An interview with photographer Fred J. Maroon (CC '95).
Most people can remember when the printed page—with expensive ink on good paper—was the medium of the most powerful and profitable form of communication on Earth, the mass-circulation illustrated magazines. Prominent among them: Life, Look, The Saturday Evening Post, Reader’s Digest, Paris Match, Holiday, Esquire, Smithsonian, and National Geographic.
Then, in a slow teeter-totter motion, as television’s market saturation rose, the great magazines’ power and profits declined. Many of the oldest and best of them, losing heart and money, folded. The golden era of magazines ended but they left a legacy: a taste and a market for good photography and the people who could provide it. Robert Capa, Alfred Eisenstadt, Henri Cartier Bresson, Gordon Parks, Margaret Bourke-White, W. Eugene Smith, Richard Avedon, and many others reached fame and, sometimes, fortune as magazine photographers.
Add Washington, DC’s Fred Maroon to that list. One of the world’s most successful and talented photographers, over the years he contributed to all of the above publications and more. Recently, I talked with Fred about his career at his Georgetown home, made elegantly contemporary with design touches by Fred, a once-promising architect, and his wife and partner, Suzy Murnane Maroon. Suzy, an adventurer herself, has just returned from climbing Mt. Kilimanjaro in Kenya. Fred reminisced about the glory years of magazine journalism after World War II, when circulations soared into the millions and advertisers flocked to their pages.
“The great consumer magazines showed the public what was important—who the movers and shakers were. They published the best writing and photography in depth. No one today in the print media exerts the power or influence of people like Ed Thompson, editor of Life for so many years, or Frank Zachary, art director of Holiday. The editors of the great magazines were brilliant, educated, had good taste, and were curious.”
Though photography dates from the early 1800s, it wasn’t until the halftone engraving process gave birth to the illustrated magazines that the still photograph became the medium for freeze-framing history for the masses, giving it the power to change history. Photographs of the Hindenberg explosion sealed the fate of dirigibles. The tragic faces of Okies escaping the dust bowl and Depression of the thirties empowered President Roosevelt’s New Deal. Images of emaciated holocaust survivors accelerated the creation of the state of Israel. The terrifying sight of battleships flung high over Bikini atoll by one H-bomb test helped reel the world back from the precipice of nuclear war. The picture of three-year-old John Kennedy, Jr., saluting his father’s coffin 36 years ago, etched this defining moment in the memory of all who have seen it. And Fred Maroon’s image of John Ehrlichman’s sneer symbolizes the confrontational last days of Richard M. Nixon’s presidency.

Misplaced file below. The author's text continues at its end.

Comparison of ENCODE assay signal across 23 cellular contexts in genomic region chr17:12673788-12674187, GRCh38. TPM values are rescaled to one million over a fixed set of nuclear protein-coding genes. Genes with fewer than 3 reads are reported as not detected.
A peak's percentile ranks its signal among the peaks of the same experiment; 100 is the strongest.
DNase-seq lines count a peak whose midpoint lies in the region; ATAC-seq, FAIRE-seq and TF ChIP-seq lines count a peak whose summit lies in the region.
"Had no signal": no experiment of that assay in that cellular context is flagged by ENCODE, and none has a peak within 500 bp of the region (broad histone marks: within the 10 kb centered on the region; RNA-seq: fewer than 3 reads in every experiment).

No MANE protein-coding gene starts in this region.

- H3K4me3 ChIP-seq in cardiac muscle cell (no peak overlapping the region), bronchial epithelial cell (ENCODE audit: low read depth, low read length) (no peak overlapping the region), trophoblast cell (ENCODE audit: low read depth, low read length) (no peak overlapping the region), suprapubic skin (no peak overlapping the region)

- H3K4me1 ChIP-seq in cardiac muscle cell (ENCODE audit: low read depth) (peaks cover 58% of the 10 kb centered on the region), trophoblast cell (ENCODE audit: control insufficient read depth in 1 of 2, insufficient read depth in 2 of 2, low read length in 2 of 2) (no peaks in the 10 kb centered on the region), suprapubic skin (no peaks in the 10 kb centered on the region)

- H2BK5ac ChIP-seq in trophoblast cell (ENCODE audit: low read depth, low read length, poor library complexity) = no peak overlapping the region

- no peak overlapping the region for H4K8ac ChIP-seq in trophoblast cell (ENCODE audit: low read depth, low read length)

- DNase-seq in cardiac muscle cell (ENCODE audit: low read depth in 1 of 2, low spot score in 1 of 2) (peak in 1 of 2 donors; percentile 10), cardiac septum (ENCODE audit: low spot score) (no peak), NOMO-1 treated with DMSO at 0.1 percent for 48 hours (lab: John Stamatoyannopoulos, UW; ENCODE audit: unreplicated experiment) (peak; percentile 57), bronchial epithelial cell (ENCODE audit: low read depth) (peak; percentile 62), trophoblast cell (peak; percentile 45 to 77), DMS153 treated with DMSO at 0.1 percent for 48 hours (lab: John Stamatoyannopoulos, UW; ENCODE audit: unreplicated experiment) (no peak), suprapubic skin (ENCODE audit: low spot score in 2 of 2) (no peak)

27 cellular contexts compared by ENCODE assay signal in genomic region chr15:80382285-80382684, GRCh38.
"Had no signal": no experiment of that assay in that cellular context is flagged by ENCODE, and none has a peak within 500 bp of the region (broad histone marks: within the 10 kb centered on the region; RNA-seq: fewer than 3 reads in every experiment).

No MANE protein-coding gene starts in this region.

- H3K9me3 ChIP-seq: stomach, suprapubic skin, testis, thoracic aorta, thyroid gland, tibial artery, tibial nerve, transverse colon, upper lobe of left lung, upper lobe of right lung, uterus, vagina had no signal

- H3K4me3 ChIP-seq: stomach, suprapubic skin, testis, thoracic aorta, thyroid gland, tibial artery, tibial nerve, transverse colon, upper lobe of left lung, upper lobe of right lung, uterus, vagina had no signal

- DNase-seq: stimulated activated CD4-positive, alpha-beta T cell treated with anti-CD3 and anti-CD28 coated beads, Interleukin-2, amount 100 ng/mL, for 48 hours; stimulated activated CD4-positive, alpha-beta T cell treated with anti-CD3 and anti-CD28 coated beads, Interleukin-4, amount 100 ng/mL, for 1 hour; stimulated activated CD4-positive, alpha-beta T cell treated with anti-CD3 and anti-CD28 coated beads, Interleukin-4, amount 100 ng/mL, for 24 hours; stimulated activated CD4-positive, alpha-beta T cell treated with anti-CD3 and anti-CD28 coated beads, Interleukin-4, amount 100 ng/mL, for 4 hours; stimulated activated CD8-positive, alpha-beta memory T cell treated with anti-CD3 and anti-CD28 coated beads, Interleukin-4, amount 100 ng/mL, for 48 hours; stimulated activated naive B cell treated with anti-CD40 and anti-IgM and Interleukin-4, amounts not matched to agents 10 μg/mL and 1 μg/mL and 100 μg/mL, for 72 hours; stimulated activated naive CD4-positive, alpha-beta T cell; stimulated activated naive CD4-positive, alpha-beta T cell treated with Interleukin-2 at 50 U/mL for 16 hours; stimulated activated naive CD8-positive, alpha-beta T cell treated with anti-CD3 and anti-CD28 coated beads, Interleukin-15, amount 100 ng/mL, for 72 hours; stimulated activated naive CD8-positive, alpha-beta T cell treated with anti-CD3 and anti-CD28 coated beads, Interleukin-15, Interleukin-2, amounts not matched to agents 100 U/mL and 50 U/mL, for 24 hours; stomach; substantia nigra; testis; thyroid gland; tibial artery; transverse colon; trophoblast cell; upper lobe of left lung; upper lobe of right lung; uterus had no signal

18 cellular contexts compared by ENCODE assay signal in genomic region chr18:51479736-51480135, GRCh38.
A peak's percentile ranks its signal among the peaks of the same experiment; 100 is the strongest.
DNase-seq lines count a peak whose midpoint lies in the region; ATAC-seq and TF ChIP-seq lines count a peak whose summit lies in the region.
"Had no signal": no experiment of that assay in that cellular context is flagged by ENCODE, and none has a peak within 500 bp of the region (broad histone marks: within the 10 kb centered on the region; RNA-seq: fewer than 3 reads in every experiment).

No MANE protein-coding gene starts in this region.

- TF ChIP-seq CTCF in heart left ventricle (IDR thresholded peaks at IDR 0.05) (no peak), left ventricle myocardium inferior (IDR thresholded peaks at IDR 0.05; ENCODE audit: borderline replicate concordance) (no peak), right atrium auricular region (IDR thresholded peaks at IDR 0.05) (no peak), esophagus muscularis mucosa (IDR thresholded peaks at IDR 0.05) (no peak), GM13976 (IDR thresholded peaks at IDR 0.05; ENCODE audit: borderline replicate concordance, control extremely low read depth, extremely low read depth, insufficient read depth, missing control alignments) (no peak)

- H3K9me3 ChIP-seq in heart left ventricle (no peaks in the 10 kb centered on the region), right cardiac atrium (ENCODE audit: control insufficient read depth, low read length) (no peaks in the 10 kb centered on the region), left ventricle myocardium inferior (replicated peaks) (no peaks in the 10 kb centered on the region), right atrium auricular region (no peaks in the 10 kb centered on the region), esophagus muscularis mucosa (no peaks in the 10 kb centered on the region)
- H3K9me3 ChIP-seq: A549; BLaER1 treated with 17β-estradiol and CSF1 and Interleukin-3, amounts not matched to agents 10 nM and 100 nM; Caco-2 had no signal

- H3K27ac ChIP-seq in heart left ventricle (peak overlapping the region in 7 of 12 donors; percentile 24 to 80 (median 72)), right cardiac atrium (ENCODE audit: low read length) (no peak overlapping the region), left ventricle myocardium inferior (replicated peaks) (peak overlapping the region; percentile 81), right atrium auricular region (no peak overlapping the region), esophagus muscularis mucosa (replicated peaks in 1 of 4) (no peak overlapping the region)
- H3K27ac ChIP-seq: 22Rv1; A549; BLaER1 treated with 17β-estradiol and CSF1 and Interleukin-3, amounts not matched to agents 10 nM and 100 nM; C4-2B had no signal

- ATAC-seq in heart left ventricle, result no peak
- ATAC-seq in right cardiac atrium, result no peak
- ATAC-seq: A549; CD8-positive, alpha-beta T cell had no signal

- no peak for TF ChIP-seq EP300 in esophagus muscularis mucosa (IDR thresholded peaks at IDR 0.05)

Such photographs were a rich mother lode for the mass-circulation magazines’ profits. And they spent lavishly to get them and to chase ever-larger circulations and more advertising dollars. “Their power gave photographers great entrée,” Fred recalls. “We met the leaders in science, politics, art, theater, and business because they welcomed the exposure we offered. We traveled far and lived well.”
Not always so well: Fred has had two knee operations and two shoulder repairs from lugging much-too heavy camera bags for much too long. He has been arrested often, jailed seven times, and spent one night awaiting execution at dawn. Now, with a portly mien bespeaking a successful career, he limps a bit from damage suffered along the way.
Fred might have missed this “good life” if, while still a student majoring in architecture, he hadn’t been lured into the romantic world of the magazine photographer by a job offer from Life. When he went to the Ecole des Beaux-Arts in Paris on a scholarship in 1950 after graduating from the Catholic University of America, Life assigned him to its Paris bureau. It’s not surprising that a handsome young American student living in post-war Paris with Life magazine credentials and expense account money in his pocket might have relegated architecture to a back burner.